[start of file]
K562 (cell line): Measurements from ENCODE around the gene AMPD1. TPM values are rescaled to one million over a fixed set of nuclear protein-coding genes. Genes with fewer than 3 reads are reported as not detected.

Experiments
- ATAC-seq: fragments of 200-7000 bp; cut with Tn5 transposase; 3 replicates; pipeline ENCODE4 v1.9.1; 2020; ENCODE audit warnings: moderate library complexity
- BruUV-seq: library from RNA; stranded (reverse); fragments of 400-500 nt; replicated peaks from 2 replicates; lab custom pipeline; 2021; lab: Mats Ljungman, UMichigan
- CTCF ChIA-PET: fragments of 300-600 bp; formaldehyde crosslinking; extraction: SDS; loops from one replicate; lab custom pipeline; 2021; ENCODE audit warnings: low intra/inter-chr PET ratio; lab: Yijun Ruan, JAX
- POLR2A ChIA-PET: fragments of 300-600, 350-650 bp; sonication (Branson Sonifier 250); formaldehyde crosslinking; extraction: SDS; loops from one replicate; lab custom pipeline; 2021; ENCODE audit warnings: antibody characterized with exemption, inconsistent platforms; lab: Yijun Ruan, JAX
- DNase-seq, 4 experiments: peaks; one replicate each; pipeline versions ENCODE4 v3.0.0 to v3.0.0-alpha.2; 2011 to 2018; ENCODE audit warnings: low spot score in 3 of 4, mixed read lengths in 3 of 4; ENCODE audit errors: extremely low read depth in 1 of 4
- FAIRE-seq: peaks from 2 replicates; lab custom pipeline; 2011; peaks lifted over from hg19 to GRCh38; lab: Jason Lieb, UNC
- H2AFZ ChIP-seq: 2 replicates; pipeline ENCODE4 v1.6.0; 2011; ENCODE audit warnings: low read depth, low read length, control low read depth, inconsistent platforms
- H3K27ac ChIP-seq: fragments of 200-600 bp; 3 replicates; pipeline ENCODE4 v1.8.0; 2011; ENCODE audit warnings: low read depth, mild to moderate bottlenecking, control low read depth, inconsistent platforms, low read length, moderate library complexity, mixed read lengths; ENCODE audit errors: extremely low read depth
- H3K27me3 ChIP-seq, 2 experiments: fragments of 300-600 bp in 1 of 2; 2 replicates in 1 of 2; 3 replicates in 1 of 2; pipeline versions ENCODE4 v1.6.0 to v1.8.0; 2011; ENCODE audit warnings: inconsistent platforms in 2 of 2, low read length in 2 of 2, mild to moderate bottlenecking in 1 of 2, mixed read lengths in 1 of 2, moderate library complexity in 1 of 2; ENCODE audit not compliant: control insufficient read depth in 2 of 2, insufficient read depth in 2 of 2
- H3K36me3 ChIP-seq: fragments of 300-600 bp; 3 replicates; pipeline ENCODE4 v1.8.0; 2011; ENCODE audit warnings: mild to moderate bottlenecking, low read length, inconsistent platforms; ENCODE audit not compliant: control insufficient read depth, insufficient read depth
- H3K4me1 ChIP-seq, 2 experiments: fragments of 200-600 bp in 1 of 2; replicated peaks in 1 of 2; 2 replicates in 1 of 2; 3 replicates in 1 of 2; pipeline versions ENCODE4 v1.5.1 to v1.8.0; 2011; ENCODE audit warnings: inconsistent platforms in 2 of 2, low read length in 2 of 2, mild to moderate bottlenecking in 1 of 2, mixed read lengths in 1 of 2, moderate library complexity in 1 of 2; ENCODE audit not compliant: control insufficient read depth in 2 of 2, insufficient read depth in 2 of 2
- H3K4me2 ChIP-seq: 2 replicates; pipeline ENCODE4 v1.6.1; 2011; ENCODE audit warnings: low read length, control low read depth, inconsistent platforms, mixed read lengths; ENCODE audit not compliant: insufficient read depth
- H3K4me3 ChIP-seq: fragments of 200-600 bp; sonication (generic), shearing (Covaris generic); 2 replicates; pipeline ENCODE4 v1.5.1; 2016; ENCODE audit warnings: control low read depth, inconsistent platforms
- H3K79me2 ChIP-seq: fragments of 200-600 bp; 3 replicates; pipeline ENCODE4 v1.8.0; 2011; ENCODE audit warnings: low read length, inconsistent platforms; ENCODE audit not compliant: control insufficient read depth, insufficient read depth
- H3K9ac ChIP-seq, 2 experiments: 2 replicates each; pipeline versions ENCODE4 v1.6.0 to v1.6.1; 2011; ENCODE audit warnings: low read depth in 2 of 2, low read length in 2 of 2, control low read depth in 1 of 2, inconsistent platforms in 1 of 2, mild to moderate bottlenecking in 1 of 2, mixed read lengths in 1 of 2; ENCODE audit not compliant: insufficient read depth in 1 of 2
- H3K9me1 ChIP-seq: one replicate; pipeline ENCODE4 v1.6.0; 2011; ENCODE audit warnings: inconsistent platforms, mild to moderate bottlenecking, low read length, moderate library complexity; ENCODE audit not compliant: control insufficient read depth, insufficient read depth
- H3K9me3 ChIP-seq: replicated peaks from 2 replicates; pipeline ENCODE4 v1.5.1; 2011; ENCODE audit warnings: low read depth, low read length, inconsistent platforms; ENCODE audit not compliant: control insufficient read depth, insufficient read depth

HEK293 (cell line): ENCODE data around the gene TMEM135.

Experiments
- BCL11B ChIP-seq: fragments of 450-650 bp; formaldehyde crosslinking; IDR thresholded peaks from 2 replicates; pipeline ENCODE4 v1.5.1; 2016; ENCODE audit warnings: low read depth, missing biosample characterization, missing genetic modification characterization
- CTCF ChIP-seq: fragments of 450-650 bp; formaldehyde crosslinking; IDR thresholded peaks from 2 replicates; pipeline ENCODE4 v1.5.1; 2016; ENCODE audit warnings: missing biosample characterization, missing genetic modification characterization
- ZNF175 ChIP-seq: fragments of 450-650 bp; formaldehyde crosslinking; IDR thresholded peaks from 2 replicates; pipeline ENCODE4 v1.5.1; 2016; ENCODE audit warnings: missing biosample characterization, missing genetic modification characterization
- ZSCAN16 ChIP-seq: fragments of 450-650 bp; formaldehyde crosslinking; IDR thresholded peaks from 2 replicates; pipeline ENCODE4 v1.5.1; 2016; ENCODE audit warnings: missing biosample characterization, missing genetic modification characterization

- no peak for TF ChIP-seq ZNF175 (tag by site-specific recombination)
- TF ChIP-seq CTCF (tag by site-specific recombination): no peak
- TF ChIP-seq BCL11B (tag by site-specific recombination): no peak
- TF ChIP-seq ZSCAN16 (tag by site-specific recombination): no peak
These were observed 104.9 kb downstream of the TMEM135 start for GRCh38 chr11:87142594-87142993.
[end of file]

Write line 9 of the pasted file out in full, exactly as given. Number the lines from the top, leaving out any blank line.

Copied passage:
- H2AFZ ChIP-seq: 2 replicates; pipeline ENCODE4 v1.6.0; 2011; ENCODE audit warnings: low read depth, low read length, control low read depth, inconsistent platforms